Like you I imagine, I've been playing online games for a long time. I even ran a half dozen TFC / Natural Selection / CounterStrike / Half-Life Deathmatch / etc. servers for three or four years. I never found cheating to be common except for CounterStrike. For some reason that game attracted cheaters like crazy. The other games, not so much. Cheating wasn't just uncommon - it was rare.
When PunkBuster and similar products became popular it was amazing how much better I became compared to other players when playing on a protected server. (o:
VAC has, in my opinion, done a very good job overall of keeping up with the cheating crowd. I can't remember the last time I came across a player that I suspected of cheating - and having had to do detection manually by watching player behavior, I'm very confident in this.
There's a few things you can look for manually when looking for cheaters.
Your typical aimbot is easy to detect. Jump into spectator mode or whatever and pick the first person view for the selected player. Instead of the smooth movements a typical player will have, you'll see the player's aim snap to positions on a screen. It's rare to see these anymore because detection is so incredibly easy.
Driver hacks to provide see-through textures, or model hacks that have a long cross through them that extend through walls, are also pretty easy to detect by watching the player. Is someone across the map and scoring head shots through walls? Does he always seem to know where the enemy is? He's using one of these.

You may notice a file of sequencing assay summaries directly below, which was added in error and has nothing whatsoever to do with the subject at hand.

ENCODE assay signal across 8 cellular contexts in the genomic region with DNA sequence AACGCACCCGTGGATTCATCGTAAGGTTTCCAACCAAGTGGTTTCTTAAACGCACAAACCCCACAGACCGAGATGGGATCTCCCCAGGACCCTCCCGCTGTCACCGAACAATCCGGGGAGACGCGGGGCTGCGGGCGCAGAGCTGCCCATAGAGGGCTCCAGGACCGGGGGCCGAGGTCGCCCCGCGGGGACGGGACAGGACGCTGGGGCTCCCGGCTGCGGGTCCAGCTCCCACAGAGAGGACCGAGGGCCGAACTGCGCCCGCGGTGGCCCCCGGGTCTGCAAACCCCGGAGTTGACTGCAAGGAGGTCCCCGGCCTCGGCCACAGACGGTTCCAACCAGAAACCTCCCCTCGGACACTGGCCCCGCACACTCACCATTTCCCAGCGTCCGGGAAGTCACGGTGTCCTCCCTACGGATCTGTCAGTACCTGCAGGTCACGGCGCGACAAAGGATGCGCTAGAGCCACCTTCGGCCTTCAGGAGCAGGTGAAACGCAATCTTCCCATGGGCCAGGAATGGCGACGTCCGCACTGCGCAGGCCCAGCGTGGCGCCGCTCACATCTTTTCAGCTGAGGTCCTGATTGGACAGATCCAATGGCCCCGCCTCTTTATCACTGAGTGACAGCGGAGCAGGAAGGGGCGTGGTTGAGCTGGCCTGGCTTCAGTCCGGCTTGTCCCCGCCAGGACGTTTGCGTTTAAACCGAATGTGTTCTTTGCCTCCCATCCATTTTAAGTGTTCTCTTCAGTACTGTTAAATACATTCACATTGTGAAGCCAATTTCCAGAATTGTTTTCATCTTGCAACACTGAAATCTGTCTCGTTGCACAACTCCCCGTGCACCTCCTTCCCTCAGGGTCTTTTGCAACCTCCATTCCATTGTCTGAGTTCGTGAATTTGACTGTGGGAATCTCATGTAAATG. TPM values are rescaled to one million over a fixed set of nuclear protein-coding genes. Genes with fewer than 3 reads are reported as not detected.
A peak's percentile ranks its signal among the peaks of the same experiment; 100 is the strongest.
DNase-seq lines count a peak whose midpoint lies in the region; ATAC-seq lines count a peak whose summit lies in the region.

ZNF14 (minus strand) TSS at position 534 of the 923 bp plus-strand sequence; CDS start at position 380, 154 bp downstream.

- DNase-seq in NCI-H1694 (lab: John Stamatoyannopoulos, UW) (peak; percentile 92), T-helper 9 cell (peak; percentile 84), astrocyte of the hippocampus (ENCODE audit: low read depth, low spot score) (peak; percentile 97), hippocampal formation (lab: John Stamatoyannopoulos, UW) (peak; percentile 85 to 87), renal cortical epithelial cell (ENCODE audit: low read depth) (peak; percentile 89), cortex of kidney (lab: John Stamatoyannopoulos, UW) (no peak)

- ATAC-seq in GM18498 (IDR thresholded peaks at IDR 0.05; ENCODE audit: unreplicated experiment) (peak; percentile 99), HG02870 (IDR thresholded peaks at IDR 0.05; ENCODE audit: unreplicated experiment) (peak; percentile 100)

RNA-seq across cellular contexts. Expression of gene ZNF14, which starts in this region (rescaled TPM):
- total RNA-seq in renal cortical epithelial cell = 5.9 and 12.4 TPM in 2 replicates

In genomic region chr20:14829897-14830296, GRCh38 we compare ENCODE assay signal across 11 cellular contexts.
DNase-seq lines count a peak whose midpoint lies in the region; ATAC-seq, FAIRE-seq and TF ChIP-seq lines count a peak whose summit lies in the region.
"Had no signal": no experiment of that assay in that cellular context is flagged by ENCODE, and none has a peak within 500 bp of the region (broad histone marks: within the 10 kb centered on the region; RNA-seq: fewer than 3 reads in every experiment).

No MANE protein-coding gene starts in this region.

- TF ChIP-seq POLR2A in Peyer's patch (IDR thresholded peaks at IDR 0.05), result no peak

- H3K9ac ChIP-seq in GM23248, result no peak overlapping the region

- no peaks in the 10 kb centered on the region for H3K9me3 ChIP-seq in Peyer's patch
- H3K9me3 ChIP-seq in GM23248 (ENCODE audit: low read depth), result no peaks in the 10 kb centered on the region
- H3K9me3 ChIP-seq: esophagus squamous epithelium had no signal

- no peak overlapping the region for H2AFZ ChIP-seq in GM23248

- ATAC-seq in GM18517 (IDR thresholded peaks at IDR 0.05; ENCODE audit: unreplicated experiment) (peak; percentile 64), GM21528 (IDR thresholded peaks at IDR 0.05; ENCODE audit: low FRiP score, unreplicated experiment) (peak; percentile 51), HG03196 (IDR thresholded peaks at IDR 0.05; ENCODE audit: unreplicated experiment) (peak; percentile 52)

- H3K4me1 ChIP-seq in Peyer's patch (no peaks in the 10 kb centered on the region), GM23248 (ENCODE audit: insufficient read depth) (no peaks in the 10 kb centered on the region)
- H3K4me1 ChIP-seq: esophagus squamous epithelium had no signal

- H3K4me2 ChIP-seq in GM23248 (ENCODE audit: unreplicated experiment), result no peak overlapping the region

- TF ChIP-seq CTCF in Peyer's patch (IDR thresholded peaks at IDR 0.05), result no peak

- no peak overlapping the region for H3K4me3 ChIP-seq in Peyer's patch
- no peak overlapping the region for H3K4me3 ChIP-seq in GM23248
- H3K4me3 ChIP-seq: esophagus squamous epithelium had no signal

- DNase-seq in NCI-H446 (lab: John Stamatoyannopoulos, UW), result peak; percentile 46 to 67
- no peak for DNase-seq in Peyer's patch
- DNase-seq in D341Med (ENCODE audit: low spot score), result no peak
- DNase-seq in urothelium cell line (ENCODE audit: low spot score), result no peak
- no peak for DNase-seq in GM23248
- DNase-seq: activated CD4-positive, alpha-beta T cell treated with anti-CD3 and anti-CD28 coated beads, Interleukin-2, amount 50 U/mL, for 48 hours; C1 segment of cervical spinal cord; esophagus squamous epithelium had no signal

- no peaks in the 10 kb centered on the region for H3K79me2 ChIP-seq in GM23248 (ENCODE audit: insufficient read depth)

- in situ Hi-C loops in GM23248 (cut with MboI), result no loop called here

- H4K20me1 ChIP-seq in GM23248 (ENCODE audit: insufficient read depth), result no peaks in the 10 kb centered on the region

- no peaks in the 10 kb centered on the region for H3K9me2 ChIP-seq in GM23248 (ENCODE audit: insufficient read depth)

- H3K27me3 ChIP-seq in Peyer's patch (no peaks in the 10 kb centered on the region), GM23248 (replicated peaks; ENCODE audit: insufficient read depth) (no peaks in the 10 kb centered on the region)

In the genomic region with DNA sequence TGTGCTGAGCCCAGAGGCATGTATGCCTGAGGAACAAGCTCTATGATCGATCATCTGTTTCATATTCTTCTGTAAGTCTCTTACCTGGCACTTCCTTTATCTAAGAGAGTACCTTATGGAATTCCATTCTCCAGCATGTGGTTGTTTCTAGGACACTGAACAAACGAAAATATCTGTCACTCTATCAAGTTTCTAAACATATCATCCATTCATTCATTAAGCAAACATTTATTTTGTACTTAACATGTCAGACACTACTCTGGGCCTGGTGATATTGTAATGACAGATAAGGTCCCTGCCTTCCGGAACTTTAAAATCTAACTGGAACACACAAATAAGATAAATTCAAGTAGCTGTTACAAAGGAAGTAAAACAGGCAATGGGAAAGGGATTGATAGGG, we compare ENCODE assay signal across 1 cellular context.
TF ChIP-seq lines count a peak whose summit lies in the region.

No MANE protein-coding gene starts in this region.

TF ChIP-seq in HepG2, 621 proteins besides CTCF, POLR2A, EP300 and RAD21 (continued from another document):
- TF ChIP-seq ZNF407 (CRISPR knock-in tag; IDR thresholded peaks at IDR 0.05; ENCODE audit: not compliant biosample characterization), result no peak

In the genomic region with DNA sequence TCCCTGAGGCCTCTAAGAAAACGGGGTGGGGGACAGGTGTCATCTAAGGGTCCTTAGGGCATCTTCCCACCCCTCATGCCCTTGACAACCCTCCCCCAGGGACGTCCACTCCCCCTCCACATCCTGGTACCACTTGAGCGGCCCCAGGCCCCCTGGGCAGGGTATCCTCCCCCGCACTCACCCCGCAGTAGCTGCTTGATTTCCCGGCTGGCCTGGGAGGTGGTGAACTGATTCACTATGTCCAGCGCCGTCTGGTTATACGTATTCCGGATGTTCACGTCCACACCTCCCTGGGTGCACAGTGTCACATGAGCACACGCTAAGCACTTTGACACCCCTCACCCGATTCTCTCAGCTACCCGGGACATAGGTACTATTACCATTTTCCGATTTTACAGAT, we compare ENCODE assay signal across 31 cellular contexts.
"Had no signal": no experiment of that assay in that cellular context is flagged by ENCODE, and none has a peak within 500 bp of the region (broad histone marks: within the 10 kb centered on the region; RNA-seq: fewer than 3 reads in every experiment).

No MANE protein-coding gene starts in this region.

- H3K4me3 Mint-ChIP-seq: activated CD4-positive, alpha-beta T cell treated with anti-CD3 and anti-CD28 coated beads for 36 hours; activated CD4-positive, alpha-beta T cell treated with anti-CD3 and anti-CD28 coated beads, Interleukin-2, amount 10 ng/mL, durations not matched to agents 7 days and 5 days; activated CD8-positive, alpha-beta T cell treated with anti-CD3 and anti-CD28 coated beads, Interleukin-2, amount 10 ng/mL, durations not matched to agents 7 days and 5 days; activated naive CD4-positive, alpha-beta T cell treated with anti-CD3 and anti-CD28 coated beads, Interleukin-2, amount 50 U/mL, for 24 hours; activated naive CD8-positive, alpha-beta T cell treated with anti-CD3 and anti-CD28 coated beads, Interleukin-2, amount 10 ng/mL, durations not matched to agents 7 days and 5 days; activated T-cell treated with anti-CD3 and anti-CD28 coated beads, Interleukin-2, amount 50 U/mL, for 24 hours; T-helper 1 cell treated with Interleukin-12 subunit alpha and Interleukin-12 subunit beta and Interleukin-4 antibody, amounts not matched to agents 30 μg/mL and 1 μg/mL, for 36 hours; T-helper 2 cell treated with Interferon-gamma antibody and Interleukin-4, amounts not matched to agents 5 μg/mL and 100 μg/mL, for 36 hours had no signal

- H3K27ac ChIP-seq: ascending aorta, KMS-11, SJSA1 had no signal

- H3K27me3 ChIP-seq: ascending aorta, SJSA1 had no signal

The interesting cheat is the second one (wall / model hacks) which allows one to see opponents behind objects, because it's not a mechanical advantage like an aim bot; it's a strategic advantage, an information advantage. It doesn't change the ability of the cheater to aim more accurately; it changes the cheater's behavior. A player without the cheat information will act as if the opponent is not there; a player with the information will.
So, you'll see tactical advances / retreats, shots fired / grenades thrown, etc. that would not occur in normal non-cheating game play. Yes; there will always be the person who gets the lucky what-the-hell shot. That happens.Sometimes more than once. What you need to look for is a consistent pattern over time that cannot be attributed to simply being "good", having a better overall strategy, or having an unusual play style.
I bet that with enough information collected it would be possible to detect this kind of behavior and flag individual players for follow-up manual inspection. It would be a fascinating bit of research, really.
Resource hacks are very dead these days, as information about resources (ammunition carried, money earned, life amount, etc.) are all stored server-side for most games. There's no way for the client to fiddle with that data.